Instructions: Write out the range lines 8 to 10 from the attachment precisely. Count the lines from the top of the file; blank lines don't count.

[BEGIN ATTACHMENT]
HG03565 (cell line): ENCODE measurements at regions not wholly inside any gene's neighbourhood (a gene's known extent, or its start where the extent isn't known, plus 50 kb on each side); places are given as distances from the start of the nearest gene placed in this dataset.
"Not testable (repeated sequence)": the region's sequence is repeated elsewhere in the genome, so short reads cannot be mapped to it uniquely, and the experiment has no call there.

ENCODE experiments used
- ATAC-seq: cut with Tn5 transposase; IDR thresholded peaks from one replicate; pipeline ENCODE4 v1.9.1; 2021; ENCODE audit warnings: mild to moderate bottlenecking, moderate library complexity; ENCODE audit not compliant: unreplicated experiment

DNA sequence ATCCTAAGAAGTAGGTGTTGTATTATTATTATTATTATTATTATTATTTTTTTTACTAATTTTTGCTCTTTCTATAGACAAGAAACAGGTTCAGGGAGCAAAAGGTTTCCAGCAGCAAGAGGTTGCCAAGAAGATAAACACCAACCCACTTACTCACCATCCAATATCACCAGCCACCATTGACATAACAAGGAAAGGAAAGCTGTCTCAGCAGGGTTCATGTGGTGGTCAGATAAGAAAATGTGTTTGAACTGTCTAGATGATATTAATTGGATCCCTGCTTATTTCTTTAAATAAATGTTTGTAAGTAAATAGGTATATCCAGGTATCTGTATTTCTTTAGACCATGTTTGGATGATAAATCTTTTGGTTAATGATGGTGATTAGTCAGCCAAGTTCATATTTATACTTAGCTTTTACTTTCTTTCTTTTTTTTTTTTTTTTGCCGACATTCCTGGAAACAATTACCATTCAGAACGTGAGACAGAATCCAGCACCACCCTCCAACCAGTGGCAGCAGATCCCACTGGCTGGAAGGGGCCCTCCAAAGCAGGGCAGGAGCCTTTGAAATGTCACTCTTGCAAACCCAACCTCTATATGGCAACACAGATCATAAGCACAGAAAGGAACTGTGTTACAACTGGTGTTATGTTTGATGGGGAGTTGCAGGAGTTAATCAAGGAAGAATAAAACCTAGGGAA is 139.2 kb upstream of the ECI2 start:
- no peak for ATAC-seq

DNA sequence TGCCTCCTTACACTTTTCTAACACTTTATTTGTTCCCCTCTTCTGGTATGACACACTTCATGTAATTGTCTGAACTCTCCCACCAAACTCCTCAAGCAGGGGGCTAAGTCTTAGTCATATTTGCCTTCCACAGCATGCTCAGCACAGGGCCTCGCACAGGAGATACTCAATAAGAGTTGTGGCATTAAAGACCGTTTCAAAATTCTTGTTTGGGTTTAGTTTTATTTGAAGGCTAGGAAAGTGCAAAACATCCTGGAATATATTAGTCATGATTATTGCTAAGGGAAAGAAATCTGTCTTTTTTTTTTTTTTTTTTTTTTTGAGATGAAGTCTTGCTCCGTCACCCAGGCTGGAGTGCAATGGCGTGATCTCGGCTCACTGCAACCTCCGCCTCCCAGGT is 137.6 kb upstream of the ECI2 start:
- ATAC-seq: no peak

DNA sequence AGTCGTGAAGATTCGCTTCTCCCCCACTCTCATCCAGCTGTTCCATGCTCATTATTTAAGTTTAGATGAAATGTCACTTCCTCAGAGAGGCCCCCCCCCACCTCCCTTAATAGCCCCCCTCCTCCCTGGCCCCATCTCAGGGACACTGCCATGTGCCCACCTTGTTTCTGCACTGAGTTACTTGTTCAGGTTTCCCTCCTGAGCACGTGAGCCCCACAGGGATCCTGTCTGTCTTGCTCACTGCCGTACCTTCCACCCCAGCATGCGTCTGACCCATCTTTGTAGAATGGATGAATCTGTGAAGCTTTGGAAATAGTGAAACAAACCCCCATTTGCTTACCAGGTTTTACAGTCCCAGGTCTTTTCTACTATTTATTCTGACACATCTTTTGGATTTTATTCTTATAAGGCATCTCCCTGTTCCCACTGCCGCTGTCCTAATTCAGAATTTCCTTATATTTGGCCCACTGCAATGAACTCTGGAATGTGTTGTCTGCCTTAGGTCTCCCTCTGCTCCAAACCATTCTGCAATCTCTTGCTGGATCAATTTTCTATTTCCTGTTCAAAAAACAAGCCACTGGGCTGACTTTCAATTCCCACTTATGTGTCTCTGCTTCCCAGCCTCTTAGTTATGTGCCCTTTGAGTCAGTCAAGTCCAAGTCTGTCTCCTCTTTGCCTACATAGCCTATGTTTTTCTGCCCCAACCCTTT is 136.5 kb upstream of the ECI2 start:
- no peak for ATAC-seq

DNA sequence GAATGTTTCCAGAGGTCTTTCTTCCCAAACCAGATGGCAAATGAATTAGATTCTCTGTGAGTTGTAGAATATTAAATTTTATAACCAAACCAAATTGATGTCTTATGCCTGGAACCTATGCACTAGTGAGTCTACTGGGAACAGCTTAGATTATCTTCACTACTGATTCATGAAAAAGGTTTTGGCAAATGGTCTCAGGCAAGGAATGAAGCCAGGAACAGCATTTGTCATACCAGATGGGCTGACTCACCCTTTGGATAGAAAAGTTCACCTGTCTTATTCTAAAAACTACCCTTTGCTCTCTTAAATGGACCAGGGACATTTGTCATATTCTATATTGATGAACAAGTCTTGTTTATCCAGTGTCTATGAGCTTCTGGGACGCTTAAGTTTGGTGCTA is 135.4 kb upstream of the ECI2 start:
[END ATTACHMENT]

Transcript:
- ATAC-seq: no peak

DNA sequence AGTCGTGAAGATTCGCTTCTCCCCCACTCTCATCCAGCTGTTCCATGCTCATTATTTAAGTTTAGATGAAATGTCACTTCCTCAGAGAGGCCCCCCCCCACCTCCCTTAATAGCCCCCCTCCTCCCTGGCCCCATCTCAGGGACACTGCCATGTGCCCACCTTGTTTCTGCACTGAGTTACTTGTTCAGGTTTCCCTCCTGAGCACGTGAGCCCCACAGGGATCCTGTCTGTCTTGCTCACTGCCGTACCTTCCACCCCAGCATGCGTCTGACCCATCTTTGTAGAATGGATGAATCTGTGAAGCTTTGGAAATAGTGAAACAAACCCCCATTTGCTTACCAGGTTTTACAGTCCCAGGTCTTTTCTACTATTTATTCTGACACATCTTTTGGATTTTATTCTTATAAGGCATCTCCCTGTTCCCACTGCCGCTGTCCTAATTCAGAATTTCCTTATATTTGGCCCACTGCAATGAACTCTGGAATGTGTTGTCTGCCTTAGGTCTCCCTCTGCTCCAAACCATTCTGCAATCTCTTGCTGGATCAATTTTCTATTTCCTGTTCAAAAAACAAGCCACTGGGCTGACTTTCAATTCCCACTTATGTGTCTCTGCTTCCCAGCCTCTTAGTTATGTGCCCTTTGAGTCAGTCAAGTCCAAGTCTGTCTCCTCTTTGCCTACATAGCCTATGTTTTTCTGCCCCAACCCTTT is 136.5 kb upstream of the ECI2 start:
- no peak for ATAC-seq